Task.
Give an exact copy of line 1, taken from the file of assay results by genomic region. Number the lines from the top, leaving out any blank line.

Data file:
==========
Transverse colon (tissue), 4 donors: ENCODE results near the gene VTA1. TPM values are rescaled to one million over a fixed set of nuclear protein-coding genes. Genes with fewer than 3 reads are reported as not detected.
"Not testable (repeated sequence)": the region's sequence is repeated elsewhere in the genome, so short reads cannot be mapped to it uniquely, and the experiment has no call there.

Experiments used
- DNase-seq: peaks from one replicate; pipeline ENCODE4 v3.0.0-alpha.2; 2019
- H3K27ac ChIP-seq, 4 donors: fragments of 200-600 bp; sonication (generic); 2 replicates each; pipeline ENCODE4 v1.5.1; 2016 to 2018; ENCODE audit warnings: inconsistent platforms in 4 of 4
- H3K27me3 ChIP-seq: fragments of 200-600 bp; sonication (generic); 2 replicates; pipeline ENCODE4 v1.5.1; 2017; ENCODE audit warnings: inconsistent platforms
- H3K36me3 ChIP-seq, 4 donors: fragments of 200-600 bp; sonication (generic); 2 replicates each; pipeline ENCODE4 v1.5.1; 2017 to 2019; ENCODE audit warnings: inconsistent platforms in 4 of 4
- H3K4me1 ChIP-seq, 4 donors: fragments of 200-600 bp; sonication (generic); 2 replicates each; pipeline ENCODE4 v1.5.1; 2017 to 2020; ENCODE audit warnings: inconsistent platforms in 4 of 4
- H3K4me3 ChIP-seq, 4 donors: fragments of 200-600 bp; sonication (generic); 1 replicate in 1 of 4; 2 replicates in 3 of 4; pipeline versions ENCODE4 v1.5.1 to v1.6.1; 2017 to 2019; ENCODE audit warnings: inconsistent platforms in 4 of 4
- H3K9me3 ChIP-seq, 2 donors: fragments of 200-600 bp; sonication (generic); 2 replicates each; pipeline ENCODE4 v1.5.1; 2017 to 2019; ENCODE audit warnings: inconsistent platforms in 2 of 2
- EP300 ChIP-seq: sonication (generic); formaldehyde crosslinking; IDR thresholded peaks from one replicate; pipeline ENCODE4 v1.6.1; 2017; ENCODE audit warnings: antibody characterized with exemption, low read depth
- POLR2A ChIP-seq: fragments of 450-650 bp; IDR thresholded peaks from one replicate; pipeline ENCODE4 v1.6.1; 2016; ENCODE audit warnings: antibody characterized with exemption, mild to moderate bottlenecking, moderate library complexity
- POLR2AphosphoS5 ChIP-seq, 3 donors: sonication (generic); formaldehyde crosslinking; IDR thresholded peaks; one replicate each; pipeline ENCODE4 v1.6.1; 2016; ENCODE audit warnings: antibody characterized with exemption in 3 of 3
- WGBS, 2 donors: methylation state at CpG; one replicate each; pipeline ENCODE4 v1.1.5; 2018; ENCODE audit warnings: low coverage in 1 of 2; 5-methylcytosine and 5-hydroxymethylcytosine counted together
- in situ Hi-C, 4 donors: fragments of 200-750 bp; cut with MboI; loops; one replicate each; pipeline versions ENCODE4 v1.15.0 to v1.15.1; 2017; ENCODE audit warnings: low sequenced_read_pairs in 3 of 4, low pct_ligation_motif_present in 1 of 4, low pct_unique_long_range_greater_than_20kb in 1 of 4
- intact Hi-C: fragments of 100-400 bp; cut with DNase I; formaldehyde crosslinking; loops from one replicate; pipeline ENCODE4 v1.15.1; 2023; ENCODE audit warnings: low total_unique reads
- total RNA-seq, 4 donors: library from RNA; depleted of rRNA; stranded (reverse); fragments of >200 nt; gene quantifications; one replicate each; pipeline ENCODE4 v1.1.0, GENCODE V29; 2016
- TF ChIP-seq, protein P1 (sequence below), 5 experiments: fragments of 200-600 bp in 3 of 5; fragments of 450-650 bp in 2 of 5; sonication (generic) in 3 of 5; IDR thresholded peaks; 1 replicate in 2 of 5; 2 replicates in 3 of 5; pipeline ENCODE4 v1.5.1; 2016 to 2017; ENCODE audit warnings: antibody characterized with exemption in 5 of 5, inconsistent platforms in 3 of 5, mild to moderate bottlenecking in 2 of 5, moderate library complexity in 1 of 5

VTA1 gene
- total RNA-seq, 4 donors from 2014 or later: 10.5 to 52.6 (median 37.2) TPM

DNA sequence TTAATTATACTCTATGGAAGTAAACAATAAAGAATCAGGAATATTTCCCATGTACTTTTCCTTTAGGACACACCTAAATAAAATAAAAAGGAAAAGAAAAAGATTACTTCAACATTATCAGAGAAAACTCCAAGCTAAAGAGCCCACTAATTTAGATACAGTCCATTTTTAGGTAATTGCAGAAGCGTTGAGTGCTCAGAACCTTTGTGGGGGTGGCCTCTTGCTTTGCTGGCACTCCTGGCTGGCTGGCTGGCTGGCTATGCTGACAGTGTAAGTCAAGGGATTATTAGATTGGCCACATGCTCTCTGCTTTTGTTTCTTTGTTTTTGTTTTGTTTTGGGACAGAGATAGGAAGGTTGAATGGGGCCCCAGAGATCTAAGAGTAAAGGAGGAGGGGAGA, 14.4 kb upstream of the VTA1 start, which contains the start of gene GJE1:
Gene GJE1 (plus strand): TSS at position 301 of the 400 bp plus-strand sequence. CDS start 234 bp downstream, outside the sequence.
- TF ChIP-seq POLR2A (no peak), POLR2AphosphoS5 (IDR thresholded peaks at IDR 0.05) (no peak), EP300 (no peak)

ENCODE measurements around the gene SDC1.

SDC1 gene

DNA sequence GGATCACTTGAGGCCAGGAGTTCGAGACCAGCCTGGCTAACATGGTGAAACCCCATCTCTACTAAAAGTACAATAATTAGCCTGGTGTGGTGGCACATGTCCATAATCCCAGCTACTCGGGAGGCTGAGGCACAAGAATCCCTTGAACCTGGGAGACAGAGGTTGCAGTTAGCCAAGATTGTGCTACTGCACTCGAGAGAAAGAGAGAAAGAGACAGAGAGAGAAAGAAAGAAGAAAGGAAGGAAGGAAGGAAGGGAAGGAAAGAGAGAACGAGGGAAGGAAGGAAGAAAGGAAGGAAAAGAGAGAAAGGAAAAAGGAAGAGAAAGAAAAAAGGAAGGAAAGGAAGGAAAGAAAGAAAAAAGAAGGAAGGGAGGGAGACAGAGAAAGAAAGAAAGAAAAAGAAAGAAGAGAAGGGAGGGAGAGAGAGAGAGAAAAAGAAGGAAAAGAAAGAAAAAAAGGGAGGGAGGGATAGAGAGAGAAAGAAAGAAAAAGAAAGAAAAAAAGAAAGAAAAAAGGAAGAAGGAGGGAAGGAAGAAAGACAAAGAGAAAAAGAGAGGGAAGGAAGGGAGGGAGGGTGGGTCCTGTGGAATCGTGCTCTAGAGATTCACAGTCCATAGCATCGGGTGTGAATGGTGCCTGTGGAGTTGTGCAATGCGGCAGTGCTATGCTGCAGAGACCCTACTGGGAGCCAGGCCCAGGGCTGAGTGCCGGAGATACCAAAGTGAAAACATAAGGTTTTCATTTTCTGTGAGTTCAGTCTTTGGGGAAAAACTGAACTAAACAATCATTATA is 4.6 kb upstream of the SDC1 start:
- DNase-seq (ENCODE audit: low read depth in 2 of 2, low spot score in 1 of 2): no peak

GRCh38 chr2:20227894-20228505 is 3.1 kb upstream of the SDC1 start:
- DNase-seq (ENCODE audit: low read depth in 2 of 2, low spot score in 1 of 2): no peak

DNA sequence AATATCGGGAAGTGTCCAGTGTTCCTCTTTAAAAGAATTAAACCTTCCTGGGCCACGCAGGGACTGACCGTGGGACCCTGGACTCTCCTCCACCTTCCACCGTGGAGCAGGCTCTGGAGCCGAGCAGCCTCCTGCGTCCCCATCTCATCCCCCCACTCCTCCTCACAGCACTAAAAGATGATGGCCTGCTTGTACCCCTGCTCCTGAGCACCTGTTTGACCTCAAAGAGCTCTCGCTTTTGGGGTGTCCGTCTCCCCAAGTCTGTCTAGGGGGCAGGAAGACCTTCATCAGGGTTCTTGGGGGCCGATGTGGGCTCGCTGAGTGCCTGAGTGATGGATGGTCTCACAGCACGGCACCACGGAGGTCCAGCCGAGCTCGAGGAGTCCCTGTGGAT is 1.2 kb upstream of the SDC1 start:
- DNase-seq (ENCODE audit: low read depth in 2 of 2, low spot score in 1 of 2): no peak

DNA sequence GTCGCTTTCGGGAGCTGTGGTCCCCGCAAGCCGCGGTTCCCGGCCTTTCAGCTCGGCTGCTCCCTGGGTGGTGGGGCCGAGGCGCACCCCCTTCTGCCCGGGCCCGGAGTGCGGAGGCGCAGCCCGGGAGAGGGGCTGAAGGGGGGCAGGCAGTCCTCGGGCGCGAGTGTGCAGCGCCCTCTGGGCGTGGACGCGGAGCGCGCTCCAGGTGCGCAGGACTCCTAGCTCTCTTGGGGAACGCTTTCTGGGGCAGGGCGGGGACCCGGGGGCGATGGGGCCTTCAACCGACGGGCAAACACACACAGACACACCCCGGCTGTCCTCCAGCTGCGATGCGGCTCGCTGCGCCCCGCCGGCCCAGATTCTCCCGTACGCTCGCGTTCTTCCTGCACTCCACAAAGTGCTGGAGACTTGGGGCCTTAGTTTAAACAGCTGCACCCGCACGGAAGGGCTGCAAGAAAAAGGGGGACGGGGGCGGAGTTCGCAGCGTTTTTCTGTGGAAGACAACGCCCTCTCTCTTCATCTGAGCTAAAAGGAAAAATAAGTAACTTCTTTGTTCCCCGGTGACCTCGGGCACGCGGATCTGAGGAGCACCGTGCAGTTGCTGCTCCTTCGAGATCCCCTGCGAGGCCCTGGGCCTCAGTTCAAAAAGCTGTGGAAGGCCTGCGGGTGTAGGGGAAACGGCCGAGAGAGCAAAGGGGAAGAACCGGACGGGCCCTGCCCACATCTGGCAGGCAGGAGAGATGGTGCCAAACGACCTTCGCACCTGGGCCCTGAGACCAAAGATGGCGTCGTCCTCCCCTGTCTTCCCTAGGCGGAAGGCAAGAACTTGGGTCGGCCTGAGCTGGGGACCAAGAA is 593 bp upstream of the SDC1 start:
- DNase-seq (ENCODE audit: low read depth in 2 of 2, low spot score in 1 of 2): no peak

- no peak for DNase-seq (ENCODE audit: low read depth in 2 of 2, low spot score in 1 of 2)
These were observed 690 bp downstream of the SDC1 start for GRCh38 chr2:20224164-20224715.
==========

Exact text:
Transverse colon (tissue), 4 donors: ENCODE results near the gene VTA1. TPM values are rescaled to one million over a fixed set of nuclear protein-coding genes. Genes with fewer than 3 reads are reported as not detected.